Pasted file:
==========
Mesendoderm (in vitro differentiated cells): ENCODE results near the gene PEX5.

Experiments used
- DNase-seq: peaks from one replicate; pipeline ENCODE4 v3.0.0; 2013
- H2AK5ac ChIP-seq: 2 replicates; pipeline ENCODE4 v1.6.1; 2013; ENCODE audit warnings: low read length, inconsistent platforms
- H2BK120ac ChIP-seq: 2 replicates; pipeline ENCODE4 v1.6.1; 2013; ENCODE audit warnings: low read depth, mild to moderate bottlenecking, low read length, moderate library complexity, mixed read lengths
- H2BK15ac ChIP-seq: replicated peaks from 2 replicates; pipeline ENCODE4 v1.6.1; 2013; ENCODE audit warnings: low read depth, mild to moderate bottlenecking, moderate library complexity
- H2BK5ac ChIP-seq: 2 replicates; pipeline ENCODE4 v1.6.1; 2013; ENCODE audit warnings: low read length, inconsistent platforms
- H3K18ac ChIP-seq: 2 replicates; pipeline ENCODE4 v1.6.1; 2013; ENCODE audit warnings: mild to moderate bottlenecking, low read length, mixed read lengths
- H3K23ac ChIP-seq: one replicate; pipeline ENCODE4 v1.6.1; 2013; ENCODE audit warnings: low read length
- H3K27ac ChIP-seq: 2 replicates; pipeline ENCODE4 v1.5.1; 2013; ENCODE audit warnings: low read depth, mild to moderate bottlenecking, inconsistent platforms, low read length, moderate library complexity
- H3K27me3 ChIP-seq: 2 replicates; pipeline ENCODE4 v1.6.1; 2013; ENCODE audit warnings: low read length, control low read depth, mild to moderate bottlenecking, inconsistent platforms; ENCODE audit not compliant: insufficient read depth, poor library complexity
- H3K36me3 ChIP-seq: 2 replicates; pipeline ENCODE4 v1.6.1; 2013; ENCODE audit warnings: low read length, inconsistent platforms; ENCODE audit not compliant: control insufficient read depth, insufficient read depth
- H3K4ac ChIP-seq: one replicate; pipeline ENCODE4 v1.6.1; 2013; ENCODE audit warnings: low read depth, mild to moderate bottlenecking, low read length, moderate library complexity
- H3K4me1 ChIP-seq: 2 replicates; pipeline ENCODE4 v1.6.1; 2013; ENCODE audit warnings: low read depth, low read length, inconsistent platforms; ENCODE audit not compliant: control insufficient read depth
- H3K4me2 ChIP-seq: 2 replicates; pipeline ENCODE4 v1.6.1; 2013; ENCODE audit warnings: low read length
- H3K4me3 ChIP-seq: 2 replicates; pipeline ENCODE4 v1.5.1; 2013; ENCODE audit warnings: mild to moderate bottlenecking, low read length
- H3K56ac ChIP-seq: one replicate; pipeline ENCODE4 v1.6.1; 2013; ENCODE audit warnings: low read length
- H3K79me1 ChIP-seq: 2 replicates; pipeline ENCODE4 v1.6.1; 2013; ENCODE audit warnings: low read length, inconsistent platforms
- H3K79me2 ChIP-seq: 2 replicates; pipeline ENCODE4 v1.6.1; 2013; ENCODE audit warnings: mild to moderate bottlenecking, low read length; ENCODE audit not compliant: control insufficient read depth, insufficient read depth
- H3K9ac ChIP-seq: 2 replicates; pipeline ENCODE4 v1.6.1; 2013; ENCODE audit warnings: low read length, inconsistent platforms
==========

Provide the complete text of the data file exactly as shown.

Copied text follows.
Mesendoderm (in vitro differentiated cells): ENCODE results near the gene PEX5.

Experiments used
- DNase-seq: peaks from one replicate; pipeline ENCODE4 v3.0.0; 2013
- H2AK5ac ChIP-seq: 2 replicates; pipeline ENCODE4 v1.6.1; 2013; ENCODE audit warnings: low read length, inconsistent platforms
- H2BK120ac ChIP-seq: 2 replicates; pipeline ENCODE4 v1.6.1; 2013; ENCODE audit warnings: low read depth, mild to moderate bottlenecking, low read length, moderate library complexity, mixed read lengths
- H2BK15ac ChIP-seq: replicated peaks from 2 replicates; pipeline ENCODE4 v1.6.1; 2013; ENCODE audit warnings: low read depth, mild to moderate bottlenecking, moderate library complexity
- H2BK5ac ChIP-seq: 2 replicates; pipeline ENCODE4 v1.6.1; 2013; ENCODE audit warnings: low read length, inconsistent platforms
- H3K18ac ChIP-seq: 2 replicates; pipeline ENCODE4 v1.6.1; 2013; ENCODE audit warnings: mild to moderate bottlenecking, low read length, mixed read lengths
- H3K23ac ChIP-seq: one replicate; pipeline ENCODE4 v1.6.1; 2013; ENCODE audit warnings: low read length
- H3K27ac ChIP-seq: 2 replicates; pipeline ENCODE4 v1.5.1; 2013; ENCODE audit warnings: low read depth, mild to moderate bottlenecking, inconsistent platforms, low read length, moderate library complexity
- H3K27me3 ChIP-seq: 2 replicates; pipeline ENCODE4 v1.6.1; 2013; ENCODE audit warnings: low read length, control low read depth, mild to moderate bottlenecking, inconsistent platforms; ENCODE audit not compliant: insufficient read depth, poor library complexity
- H3K36me3 ChIP-seq: 2 replicates; pipeline ENCODE4 v1.6.1; 2013; ENCODE audit warnings: low read length, inconsistent platforms; ENCODE audit not compliant: control insufficient read depth, insufficient read depth
- H3K4ac ChIP-seq: one replicate; pipeline ENCODE4 v1.6.1; 2013; ENCODE audit warnings: low read depth, mild to moderate bottlenecking, low read length, moderate library complexity
- H3K4me1 ChIP-seq: 2 replicates; pipeline ENCODE4 v1.6.1; 2013; ENCODE audit warnings: low read depth, low read length, inconsistent platforms; ENCODE audit not compliant: control insufficient read depth
- H3K4me2 ChIP-seq: 2 replicates; pipeline ENCODE4 v1.6.1; 2013; ENCODE audit warnings: low read length
- H3K4me3 ChIP-seq: 2 replicates; pipeline ENCODE4 v1.5.1; 2013; ENCODE audit warnings: mild to moderate bottlenecking, low read length
- H3K56ac ChIP-seq: one replicate; pipeline ENCODE4 v1.6.1; 2013; ENCODE audit warnings: low read length
- H3K79me1 ChIP-seq: 2 replicates; pipeline ENCODE4 v1.6.1; 2013; ENCODE audit warnings: low read length, inconsistent platforms
- H3K79me2 ChIP-seq: 2 replicates; pipeline ENCODE4 v1.6.1; 2013; ENCODE audit warnings: mild to moderate bottlenecking, low read length; ENCODE audit not compliant: control insufficient read depth, insufficient read depth
- H3K9ac ChIP-seq: 2 replicates; pipeline ENCODE4 v1.6.1; 2013; ENCODE audit warnings: low read length, inconsistent platforms